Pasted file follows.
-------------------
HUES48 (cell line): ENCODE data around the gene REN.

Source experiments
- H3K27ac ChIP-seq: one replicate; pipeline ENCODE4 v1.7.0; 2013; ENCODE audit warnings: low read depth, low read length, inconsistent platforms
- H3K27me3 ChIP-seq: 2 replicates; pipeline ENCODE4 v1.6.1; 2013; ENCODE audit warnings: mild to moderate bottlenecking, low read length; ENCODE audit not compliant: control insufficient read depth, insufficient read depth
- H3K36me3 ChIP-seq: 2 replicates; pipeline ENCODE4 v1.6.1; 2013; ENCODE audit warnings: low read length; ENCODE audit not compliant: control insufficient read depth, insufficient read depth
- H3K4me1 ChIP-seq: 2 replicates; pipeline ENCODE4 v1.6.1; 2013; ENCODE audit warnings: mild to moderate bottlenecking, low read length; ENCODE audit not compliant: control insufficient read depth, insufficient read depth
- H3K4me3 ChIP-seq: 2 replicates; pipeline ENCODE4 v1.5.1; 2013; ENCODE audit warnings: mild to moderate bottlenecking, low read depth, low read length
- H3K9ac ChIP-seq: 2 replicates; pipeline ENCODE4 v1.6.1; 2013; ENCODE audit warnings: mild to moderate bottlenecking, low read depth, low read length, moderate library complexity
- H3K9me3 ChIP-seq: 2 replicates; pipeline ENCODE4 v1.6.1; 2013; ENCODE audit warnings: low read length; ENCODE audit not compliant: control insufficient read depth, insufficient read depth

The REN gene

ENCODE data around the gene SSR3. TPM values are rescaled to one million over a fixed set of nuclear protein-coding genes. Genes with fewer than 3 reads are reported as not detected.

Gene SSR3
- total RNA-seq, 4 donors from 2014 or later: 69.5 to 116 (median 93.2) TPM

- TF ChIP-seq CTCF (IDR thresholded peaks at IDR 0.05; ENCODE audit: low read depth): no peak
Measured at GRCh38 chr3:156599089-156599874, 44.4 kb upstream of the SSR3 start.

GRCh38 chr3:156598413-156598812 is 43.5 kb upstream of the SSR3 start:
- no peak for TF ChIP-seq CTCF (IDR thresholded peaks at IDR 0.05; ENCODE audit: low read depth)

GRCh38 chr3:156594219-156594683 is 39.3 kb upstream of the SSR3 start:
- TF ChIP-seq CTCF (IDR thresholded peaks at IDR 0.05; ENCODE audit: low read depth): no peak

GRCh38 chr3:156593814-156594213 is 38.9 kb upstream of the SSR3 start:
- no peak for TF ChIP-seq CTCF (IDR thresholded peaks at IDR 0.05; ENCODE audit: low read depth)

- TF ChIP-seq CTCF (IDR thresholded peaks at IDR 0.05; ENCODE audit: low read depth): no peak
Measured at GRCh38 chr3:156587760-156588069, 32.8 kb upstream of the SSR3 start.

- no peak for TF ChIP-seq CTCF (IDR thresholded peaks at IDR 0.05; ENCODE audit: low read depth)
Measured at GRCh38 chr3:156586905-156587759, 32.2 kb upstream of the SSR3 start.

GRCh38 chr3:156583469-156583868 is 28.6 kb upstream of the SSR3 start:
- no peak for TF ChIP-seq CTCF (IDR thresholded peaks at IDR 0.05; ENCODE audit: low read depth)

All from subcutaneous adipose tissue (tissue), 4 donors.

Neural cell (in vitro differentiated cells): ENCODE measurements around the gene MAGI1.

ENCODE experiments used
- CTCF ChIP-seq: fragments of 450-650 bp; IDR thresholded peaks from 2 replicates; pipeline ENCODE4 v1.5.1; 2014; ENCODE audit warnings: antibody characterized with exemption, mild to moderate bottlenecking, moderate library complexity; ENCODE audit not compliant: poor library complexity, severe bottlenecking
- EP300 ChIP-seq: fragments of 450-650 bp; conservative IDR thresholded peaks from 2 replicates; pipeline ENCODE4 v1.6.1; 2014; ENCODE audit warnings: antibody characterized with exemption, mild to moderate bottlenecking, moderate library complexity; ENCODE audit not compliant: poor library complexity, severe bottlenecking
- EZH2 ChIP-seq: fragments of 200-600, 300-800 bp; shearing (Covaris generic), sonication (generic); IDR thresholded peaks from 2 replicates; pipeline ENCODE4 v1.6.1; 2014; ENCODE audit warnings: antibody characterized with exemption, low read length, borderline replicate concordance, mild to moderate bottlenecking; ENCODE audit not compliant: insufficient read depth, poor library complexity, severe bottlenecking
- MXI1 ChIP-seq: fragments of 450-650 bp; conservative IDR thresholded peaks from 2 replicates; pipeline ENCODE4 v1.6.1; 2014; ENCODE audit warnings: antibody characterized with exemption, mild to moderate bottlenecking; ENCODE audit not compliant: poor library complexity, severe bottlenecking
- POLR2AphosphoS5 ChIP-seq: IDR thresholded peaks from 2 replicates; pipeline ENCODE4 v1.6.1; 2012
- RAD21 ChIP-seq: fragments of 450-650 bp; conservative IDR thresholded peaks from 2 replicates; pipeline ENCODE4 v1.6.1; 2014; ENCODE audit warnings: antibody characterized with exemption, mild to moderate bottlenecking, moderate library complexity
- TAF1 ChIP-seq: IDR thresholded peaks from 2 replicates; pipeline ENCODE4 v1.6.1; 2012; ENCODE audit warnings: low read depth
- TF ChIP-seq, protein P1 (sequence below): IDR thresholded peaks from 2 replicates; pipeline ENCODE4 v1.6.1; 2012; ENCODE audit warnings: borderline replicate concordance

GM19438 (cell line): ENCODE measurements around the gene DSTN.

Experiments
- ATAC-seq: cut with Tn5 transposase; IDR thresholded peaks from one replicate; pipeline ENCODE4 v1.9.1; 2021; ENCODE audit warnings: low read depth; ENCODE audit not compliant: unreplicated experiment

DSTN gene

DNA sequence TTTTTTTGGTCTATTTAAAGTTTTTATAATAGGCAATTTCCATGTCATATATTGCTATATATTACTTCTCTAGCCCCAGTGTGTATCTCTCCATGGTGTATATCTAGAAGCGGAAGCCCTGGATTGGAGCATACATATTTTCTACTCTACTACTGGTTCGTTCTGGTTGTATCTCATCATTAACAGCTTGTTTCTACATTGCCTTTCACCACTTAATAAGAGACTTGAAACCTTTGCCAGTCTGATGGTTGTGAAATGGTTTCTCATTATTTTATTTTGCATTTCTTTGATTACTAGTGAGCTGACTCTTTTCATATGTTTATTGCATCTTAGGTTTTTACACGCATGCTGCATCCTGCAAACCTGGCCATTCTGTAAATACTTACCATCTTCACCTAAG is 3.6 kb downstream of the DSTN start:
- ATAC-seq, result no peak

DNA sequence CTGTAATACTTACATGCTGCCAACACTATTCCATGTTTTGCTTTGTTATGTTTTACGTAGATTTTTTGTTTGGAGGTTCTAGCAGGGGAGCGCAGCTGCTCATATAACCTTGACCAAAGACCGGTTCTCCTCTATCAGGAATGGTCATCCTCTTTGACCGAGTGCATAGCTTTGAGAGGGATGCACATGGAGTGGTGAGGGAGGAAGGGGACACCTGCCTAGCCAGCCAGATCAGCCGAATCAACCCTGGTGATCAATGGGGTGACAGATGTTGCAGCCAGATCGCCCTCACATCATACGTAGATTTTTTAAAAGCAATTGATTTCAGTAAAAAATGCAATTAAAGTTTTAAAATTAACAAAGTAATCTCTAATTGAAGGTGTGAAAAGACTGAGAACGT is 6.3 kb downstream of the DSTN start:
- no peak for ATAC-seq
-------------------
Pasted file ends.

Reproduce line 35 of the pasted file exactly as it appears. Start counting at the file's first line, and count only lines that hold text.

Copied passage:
- POLR2AphosphoS5 ChIP-seq: IDR thresholded peaks from 2 replicates; pipeline ENCODE4 v1.6.1; 2012